A Benefit-Cost Analysis of Private and Semi-Private Hospital Rooms
The design of new hospital inpatient rooms is moving towards private (single occupancy) rooms. These rooms are generally preferred by patients and they may improve patient care, but they are more expensive to build and to staff than semi-private rooms. The question of their societal worth is important because hospitals are expensive, long-term investments and, once built, are prohibitively expensive to change. This paper presents a benefit-cost analysis of private rooms versus semi-private rooms in a proposed new hospital. We estimate that the net social benefit of a bed in a private room is about $70,000 more than a bed in a semi-private room.
If you experience problems downloading a file, check if you have the proper application to view it first. In case of further problems read the IDEAS help page. Note that these files are not on the IDEAS site. Please be patient as the files may be large.
As the access to this document is restricted, you may want to look for a different version under "Related research" (further below) or search for a different version of it.
Volume (Year): 2 (2011)
Issue (Month): 1 (January)
|Contact details of provider:|| Web page: https://www.degruyter.com|
|Order Information:||Web: https://www.degruyter.com/view/j/jbca|
References listed on IDEAS
Please report citation or reference errors to , or , if you are the registered author of the cited work, log in to your RePEc Author Service profile, click on "citations" and make appropriate adjustments.:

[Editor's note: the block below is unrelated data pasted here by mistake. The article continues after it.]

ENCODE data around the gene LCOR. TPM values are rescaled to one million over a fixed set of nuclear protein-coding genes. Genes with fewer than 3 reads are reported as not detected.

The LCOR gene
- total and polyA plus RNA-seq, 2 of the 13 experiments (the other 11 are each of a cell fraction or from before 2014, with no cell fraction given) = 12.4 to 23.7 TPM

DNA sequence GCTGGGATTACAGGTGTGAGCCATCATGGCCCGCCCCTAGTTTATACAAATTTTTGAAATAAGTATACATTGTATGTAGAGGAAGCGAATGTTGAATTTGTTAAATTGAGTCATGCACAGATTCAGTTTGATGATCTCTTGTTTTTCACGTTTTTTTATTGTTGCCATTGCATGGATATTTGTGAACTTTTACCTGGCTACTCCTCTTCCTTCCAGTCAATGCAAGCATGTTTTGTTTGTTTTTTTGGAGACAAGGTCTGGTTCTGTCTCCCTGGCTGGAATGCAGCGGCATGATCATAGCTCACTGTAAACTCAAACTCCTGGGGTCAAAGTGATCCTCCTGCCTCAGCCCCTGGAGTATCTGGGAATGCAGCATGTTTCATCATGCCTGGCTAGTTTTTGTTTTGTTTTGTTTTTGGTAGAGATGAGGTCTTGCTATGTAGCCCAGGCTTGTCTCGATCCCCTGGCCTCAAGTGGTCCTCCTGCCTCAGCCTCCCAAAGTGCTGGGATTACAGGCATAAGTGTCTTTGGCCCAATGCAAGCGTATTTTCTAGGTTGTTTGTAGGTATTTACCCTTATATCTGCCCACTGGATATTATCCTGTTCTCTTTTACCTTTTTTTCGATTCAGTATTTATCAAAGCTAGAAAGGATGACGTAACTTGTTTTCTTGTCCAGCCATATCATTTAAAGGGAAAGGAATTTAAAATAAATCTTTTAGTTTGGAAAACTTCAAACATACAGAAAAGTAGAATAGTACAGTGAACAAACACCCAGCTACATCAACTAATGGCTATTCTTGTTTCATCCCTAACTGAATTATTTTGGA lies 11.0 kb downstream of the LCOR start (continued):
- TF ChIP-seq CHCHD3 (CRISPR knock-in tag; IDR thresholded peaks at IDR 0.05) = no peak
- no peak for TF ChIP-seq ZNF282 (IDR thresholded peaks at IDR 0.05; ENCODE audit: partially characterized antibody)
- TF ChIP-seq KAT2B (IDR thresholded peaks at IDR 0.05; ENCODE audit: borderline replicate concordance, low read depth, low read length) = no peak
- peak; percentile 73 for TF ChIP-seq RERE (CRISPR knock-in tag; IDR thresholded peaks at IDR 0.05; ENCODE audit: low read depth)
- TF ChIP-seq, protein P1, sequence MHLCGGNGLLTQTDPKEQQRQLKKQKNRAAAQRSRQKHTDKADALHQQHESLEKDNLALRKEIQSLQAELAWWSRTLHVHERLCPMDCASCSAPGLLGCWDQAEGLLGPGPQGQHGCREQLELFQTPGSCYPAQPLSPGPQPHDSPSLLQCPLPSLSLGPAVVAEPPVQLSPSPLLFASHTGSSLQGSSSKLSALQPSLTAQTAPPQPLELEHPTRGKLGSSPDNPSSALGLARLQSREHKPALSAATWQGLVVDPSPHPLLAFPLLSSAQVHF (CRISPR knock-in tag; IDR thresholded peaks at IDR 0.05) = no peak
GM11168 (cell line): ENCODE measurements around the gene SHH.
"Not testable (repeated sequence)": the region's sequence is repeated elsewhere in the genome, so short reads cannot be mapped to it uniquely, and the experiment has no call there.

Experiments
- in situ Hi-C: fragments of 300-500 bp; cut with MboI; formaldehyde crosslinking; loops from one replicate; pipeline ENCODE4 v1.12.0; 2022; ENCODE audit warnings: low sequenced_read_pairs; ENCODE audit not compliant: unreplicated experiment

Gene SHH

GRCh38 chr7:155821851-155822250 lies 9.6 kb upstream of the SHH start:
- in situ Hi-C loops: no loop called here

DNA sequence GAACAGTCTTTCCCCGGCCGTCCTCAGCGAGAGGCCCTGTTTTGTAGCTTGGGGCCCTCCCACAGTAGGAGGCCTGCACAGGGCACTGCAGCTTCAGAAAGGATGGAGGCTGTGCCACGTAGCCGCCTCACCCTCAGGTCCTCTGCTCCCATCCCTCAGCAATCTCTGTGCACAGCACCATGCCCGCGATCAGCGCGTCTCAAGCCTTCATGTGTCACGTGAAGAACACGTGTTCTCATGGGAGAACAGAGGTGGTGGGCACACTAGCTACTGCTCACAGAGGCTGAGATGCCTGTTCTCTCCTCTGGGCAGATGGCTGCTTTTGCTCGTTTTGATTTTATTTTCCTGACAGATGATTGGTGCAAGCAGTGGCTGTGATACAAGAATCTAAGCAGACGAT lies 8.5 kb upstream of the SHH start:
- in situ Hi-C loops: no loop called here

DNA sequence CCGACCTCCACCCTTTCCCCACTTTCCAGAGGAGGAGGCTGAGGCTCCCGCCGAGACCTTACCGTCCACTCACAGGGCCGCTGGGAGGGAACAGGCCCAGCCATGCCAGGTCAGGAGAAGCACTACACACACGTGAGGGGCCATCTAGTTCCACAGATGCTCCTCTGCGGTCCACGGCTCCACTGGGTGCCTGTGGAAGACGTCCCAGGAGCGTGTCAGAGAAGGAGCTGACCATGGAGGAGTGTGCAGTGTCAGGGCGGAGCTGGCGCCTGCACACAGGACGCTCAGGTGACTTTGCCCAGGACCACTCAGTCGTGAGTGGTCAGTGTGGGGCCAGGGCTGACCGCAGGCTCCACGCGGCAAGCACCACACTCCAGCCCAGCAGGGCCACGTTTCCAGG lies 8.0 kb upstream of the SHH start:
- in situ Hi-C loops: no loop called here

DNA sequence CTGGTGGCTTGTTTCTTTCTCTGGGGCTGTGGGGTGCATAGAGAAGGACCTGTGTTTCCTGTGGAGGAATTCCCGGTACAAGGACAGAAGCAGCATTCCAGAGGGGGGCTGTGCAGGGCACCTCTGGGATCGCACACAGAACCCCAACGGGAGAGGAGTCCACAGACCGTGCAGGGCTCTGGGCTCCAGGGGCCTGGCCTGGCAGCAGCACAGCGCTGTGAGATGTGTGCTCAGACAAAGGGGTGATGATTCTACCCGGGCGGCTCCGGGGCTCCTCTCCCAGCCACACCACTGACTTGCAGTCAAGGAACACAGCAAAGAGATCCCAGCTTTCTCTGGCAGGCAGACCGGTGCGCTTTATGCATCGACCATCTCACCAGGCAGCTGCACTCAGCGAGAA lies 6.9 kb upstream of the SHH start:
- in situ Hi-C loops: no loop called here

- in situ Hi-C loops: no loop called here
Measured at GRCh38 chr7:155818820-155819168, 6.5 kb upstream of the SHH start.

- Janusz R. Mrozek & Laura O. Taylor, 2002. "What determines the value of life? a meta-analysis," Journal of Policy Analysis and Management, John Wiley & Sons, Ltd., vol. 21(2), pages 253-270.
- Ikuho Kochi & Bryan Hubbell & Randall Kramer, 2006. "An Empirical Bayes Approach to Combining and Comparing Estimates of the Value of a Statistical Life for Environmental Policy Analysis," Environmental & Resource Economics, Springer;European Association of Environmental and Resource Economists, vol. 34(3), pages 385-406, July.
- Gaynor, Martin & Vogt, William B, 2003.
" Competition among Hospitals,"
RAND Journal of Economics,
The RAND Corporation, vol. 34(4), pages 764-785, Winter.
- Martin Gaynor & William Vogt, 2002. "Competition Among Hospitals," GSIA Working Papers 2003-E20, Carnegie Mellon University, Tepper School of Business.
- Martin Gaynor & William B Vogt, 2003. "Competition among Hospitals," The Centre for Market and Public Organisation 03/087, Department of Economics, University of Bristol, UK.
- Martin Gaynor & William B. Vogt, 2003. "Competition Among Hospitals," NBER Working Papers 9471, National Bureau of Economic Research, Inc.
- van de Glind, Irene & de Roode, Stanny & Goossensen, Anne, 2007. "Do patients in hospitals benefit from single rooms? A literature review," Health Policy, Elsevier, vol. 84(2-3), pages 153-161, December. Full references (including those not matched with items on IDEAS)
When requesting a correction, please mention this item's handle: RePEc:bpj:jbcacn:v:2:y:2011:i:1:n:3. See general information about how to correct material in RePEc.
For technical questions regarding this item, or to correct its authors, title, abstract, bibliographic or download information, contact: (Peter Golla)
If you have authored this item and are not yet registered with RePEc, we encourage you to do it here. This allows to link your profile to this item. It also allows you to accept potential citations to this item that we are uncertain about.
If references are entirely missing, you can add them using this form.
If the full references list an item that is present in RePEc, but the system did not link to it, you can help with this form.
If you know of missing items citing this one, you can help us creating those links by adding the relevant references in the same way as above, for each refering item. If you are a registered author of this item, you may also want to check the "citations" tab in your profile, as there may be some citations waiting for confirmation.
Please note that corrections may take a couple of weeks to filter through the various RePEc services.